Onwards to Dhaka…..Posted: July 16, 2013
Sigh. Its 15th July 2013 – on the 28th July, I embark on the continuing journey of working with Bangladesh, learning about its people, its conditions and ways to improve and contribute toward its built environment.
It has been a while since I have written anything on the blog. Just attempting to stay sane and on top of all the different ideas that are floating at the moment, forcing some of them to ground.
Turbulence / tolerance:
I am feeling, as always, quite ecstatic to be on a great and strong journey of learning and doing, that all the different projects are beginning to fall into some place or other. Of course, being at this junction means that all the variables of all the projects presents a complex end destination – it could all be rosey, or it could be a steep uphill battle!
So, if task one is to learn the language, task two to acquaint myself with Dhaka as city-dweller, engage and catch up with family. The third task then is to begin to gather information and knowledge on the various projects that exist. There are of course pit-falls to watch out for, so its always good to enter with an open mind.
Strategic planning, of any sort, requires time and also knowledge of the conditions on the ground. So building knowledge on the ground is a crucial first step for Paraa, for us, irrespective of what our end goals maybe. To be tolerant of the existing scenarios, to make sense of them, to engage with them accordingly and to understand that there will be moments of upheaval, or turbulence, but at this junction, it will not be so significant.
Our on-going project to develop a library and learning centre for the Urdu-speaking community continues, as well as looking at some of the existing programmes that are currently being implemented (such as the UPPR) and looking at the conditions for creating and implementing the Safety PIN project (more information to come later) It is perhaps easy to become a writer and critter of these projects and programmes aswell, without having much practical knowledge. SO for Paraa, to balance the theory with practice has been crucial, to engage with the city, to engage with people and to look at incremental as well as strategic options for progress and transformation.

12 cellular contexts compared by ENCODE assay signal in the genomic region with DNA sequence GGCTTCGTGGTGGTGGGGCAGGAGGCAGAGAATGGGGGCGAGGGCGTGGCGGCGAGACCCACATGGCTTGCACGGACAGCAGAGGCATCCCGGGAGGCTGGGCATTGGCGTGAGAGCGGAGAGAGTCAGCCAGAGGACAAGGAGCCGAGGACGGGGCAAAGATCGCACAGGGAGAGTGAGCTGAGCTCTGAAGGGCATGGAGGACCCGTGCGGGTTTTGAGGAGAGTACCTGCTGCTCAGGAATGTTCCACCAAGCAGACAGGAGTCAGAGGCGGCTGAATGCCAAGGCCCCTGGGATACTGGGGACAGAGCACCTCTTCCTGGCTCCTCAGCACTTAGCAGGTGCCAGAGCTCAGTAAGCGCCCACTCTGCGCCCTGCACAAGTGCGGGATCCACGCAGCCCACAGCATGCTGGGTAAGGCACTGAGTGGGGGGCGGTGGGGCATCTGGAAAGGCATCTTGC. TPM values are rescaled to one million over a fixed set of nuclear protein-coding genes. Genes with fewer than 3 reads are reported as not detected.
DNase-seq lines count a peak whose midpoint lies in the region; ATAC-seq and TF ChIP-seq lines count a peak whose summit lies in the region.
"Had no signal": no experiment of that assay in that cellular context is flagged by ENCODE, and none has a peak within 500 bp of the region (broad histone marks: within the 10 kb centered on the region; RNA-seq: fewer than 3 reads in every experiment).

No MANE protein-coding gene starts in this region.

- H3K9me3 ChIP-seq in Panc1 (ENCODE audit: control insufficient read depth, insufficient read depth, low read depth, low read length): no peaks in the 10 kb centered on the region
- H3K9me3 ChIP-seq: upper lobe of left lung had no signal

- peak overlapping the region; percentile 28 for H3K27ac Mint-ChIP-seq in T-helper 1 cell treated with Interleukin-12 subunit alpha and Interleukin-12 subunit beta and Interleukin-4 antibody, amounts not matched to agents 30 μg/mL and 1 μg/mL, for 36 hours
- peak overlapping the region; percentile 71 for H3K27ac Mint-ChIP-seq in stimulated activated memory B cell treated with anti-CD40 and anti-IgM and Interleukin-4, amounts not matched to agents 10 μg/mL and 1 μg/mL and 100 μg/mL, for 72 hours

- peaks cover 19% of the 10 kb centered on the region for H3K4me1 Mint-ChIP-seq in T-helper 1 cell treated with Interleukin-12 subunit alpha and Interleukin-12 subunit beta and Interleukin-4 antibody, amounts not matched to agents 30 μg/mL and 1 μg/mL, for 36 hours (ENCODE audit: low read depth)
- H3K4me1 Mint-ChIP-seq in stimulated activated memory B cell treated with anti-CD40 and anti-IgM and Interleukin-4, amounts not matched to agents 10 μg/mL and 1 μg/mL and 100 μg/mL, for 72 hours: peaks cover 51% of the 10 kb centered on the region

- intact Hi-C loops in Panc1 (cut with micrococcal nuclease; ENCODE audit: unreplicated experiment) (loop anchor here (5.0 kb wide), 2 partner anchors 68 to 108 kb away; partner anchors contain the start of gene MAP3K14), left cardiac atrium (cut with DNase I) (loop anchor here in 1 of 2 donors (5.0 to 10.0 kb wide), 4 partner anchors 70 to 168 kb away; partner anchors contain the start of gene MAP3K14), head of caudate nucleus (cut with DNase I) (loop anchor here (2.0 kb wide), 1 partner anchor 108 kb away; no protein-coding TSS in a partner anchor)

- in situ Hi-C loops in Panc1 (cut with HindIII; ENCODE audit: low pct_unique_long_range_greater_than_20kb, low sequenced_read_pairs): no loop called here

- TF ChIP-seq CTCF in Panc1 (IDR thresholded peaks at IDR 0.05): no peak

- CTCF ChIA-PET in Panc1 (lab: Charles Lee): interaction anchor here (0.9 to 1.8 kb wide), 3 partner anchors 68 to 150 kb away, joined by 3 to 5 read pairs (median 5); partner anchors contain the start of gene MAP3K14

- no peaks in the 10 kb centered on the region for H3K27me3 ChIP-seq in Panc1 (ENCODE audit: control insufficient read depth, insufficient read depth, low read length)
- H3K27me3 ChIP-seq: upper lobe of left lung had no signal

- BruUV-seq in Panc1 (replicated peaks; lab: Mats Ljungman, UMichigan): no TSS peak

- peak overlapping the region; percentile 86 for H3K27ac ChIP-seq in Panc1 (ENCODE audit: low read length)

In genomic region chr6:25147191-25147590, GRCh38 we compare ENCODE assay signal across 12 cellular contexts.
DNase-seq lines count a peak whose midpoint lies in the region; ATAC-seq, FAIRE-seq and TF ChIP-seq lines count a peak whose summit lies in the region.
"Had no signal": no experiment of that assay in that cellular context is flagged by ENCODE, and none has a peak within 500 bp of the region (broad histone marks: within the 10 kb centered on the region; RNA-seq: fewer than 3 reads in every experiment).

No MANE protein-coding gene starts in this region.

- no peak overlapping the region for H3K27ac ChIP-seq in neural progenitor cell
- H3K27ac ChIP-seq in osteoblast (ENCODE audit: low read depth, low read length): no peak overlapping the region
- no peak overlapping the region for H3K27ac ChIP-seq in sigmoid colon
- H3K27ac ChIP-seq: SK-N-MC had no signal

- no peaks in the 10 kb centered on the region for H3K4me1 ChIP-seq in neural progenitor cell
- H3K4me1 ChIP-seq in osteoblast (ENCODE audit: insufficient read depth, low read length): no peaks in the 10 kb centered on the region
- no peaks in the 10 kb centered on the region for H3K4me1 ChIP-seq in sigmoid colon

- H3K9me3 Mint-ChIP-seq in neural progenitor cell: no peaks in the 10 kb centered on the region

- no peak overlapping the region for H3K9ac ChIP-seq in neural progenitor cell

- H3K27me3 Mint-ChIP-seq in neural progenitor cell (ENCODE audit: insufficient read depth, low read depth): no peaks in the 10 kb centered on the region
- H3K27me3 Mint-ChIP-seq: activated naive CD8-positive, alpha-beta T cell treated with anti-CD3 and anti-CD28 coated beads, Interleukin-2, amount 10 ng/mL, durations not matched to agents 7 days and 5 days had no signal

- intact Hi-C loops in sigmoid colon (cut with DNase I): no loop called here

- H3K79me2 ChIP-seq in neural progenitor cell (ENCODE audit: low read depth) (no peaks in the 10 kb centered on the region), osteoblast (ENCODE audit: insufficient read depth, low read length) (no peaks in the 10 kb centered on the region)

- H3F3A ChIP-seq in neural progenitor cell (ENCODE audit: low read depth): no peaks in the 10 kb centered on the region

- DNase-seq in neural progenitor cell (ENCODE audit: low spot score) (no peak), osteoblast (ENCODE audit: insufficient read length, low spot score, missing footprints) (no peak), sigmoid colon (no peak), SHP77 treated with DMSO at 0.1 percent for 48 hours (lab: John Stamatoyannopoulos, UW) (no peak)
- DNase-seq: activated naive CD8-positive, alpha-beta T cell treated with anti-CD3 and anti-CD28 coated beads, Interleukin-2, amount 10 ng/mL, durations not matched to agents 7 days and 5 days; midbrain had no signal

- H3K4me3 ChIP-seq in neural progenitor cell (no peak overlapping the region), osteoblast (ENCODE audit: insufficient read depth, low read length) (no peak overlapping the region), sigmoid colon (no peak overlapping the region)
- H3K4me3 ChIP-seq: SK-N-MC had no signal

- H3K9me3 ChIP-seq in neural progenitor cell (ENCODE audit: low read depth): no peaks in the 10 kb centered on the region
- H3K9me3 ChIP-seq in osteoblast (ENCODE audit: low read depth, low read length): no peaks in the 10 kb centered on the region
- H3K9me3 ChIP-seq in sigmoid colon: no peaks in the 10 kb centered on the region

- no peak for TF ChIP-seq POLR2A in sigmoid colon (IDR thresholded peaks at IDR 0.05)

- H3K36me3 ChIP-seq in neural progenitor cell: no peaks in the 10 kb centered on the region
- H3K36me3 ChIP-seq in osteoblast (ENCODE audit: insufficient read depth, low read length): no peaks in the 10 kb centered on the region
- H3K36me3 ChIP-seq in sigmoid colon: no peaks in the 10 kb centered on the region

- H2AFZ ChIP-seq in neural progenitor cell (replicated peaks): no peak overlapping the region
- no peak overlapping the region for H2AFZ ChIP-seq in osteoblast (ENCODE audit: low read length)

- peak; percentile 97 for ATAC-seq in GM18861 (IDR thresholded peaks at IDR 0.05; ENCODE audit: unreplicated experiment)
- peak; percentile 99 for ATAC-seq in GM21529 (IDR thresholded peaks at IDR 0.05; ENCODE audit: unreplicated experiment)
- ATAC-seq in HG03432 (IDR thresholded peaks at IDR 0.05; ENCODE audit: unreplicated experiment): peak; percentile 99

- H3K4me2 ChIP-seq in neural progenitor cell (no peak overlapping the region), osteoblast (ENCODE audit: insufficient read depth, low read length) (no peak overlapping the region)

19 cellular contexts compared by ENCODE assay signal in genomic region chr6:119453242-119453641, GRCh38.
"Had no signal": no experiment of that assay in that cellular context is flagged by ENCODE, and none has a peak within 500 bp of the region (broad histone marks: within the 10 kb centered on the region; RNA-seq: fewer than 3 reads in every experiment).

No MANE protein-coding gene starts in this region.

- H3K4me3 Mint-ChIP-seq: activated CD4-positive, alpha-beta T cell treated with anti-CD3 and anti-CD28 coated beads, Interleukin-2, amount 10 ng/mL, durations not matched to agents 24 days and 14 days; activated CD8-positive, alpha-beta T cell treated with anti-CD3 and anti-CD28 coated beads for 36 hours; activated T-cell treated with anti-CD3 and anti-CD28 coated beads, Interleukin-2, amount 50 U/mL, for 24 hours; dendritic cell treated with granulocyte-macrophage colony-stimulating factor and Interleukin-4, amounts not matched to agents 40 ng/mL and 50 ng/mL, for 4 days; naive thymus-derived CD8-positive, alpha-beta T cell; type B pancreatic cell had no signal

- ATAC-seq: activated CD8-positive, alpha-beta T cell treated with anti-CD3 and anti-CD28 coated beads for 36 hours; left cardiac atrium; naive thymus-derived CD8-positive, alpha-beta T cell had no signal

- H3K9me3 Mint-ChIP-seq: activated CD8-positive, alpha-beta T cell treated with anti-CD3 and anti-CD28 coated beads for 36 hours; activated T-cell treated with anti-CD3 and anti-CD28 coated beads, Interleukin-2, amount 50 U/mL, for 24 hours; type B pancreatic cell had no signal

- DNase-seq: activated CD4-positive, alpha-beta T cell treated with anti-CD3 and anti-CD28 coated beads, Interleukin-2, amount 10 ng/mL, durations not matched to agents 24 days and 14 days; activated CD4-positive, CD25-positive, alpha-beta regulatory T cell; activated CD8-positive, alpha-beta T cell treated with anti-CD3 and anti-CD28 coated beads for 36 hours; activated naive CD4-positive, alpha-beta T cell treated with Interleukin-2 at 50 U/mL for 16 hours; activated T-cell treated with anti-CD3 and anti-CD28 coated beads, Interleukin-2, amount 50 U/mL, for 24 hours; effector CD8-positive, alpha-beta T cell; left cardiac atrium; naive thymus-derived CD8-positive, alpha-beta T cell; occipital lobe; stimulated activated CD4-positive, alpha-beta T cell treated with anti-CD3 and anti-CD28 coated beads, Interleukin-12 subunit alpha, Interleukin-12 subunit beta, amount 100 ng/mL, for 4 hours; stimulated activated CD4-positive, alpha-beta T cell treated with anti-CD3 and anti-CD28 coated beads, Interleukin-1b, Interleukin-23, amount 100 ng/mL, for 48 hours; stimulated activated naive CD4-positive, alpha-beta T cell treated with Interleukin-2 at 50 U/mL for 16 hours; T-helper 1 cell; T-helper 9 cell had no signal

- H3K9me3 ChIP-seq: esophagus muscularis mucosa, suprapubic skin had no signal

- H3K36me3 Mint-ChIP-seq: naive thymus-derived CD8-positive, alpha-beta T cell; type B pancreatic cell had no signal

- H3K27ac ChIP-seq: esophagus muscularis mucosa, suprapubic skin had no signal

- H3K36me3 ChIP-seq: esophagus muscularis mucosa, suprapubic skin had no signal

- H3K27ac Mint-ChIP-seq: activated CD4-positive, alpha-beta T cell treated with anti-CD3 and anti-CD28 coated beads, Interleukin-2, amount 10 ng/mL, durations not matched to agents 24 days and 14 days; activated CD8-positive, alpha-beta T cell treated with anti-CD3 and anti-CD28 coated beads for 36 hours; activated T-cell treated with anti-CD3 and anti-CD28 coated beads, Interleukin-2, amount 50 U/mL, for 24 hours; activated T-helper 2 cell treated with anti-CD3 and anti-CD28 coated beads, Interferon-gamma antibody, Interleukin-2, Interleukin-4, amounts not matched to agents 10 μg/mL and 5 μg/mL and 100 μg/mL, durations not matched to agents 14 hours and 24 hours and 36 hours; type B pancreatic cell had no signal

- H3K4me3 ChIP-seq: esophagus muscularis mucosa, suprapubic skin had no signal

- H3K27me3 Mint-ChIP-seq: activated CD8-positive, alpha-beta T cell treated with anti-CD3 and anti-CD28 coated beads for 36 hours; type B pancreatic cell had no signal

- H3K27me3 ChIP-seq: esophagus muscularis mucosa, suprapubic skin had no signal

How do we develop further projects and programmes then? the next 6-9 months give us a real taste of some of the issues on the ground and how we can strategically engage with some of the key issues. As well as looking at experimentation and alternative methods of practice. It also means that we can fully engage with both theory and practice and look towards the end of the trip as a key moment for reflections.
So, although our set of projects and programmes are yet to be developed, finishing one or two, and implementing 2 others, will require a lot of thinking and tactics. It will also require an acute understanding of the local political economy, and the potential room available to manouvre, investigate, research any particular programme or project. It also allows for a great space to network and engage with other key organisations and institutions. This really means that we need to be fully receptive to our environment, and to think on our feet as the time goes on.